Such characterisation adds significantly to the air of intrigue that permeates Episode Nine, as questions are raised for the viewer about the pods, the Isolation Room, and Grenville's suspicious behaviour. Mention of the pods brings me to the Vervoids themselves. Whilst they are often derided for having heads that resemble female genitalia, as an attempt to create a hostile plant they really aren't bad. Whilst 'The Seeds of Doom' is rightly acclaimed as a classic by many fans, even the Krynoid looks dodgy at times, highlighting the fact that creating monstrous vegetation is no easy task. The Vervoids are well designed if a little rubbery in execution, and in terms of the story their instinctive antipathy towards all animal life makes a peaceful solution possible; the result is a rare attempt for the Sixth Doctor's era at a real monster story, and it is more than welcome. In addition, the means by which the Vervoids are defeated is rather ingenious, even if it is dependent on technobabble. 

Finally, there are the regulars. In keeping with his desire to prove to the court that he improves, the Sixth Doctor of the future is far more playful and whimsical than usual, and it works very well. Lines such as "More of a clown actually. Would you like to hear my rendering of "On With the Motley?" ", "This is a situation that requires tact and finesse. Fortunately, I am blessed with both" and "Wish I could get rid of my waste so easily" shows a more self-deprecating side to often arrogant Sixth Doctor, in part due to Baker's warmer delivery. In addition to this, his relationship with new companion Mel contrasts nicely with his often-spiky relationship with Peri, the pair indulging in much light-hearted banter and seeming genuinely close. It is hard to imagine Peri managing to persuade the Sixth Doctor to use an exercise bike for example, but it seems perfectly natural that Mel can do so. As for Mel herself, she is one of the least popular companions to appear in the series, but personally I rather like her. Both Bonnie Langford and Mel the character exude tremendous enthusiasm, and it's refreshing to see the Doctor accompanied by someone who is obviously enjoying the ride. True, Langford (and by extension Mel) can be too chirpy to he point that she becomes annoying, but the character's essential bravery and resourcefulness, coupled with an inquiring mind and tremendous curiosity, mean that she's ideal companion material.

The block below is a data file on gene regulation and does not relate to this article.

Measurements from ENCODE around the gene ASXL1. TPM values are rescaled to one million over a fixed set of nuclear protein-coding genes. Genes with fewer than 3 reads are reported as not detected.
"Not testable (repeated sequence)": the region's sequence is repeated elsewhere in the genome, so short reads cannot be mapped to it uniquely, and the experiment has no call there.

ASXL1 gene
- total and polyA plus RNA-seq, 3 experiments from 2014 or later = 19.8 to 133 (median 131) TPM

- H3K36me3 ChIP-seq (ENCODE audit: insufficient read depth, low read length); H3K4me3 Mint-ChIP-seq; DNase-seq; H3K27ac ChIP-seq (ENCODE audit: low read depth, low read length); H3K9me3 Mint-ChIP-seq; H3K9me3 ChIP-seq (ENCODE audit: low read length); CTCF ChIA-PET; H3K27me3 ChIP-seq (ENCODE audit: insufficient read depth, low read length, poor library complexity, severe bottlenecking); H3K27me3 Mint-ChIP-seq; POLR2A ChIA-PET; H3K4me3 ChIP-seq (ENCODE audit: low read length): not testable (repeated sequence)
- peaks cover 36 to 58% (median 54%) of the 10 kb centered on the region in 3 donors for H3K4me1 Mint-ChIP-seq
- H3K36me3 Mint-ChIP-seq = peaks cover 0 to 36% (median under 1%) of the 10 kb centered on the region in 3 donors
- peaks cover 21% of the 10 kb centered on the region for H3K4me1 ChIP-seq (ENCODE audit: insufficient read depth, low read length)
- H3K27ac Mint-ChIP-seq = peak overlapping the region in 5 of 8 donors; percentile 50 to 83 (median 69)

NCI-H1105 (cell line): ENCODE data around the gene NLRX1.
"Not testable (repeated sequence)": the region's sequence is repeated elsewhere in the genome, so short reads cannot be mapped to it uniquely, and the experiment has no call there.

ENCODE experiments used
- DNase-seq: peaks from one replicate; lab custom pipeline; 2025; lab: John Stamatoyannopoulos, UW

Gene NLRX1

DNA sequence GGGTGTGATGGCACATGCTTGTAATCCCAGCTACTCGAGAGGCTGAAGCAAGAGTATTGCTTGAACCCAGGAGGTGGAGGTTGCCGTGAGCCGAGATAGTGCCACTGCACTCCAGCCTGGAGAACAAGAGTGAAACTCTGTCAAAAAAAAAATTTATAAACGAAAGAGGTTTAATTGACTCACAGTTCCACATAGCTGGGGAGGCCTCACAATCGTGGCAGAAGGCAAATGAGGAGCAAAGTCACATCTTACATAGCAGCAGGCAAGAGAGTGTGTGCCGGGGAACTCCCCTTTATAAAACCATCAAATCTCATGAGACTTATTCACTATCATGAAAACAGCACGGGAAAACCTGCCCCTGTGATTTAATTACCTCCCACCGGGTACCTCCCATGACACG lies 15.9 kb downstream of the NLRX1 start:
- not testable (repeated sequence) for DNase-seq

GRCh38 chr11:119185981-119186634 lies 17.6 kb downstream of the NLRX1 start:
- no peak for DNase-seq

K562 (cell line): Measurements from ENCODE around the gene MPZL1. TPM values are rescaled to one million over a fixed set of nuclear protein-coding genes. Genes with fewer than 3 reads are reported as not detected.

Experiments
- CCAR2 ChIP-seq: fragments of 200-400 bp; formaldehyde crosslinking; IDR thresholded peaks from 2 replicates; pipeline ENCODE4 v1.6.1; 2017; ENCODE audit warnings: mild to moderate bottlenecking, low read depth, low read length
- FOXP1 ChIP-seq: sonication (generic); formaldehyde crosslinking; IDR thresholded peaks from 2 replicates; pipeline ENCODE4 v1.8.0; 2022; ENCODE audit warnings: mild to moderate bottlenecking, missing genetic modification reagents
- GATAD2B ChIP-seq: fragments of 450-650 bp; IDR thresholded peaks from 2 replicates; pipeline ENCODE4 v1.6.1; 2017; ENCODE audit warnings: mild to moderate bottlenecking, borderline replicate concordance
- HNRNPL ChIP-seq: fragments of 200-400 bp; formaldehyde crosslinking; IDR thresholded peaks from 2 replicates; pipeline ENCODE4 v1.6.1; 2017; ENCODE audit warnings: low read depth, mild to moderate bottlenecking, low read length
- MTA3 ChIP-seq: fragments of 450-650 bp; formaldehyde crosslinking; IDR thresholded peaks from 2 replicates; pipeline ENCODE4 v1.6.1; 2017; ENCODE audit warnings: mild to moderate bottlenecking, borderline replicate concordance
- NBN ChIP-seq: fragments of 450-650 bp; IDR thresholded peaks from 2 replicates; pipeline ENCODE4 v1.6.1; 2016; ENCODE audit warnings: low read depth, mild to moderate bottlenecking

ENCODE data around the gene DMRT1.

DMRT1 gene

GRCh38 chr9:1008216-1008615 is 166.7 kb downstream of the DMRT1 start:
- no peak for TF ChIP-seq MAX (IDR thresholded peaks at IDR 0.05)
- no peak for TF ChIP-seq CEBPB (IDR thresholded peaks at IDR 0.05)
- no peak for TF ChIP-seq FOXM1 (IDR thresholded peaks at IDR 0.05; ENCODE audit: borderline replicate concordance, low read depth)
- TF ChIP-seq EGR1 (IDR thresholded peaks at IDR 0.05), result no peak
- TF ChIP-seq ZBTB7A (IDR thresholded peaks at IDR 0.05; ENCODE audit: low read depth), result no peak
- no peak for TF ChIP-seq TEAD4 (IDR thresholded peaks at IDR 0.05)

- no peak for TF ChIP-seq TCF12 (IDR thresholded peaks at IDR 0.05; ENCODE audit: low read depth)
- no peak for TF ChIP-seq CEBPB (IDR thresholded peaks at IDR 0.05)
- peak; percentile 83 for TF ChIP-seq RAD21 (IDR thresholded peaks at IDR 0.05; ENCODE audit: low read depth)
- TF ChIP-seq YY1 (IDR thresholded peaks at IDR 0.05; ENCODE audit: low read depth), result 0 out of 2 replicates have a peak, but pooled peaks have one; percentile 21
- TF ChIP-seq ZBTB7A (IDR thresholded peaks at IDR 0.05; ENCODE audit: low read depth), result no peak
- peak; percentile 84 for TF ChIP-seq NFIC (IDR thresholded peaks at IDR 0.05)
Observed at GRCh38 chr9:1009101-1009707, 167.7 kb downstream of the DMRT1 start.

In summary then, 'Terror of the Vervoids' sees an improvement in the fortunes of 'The Trial of a Time Lord', and if nothing else is very entertaining. It also serves as a well-timed rest from the courtroom proceedings, which are less intrusive here, after the various issues that were raised during 'Mindwarp' and before all is revealed in the story's denouement…

FILTER: - Television - Series 23 - Sixth Doctor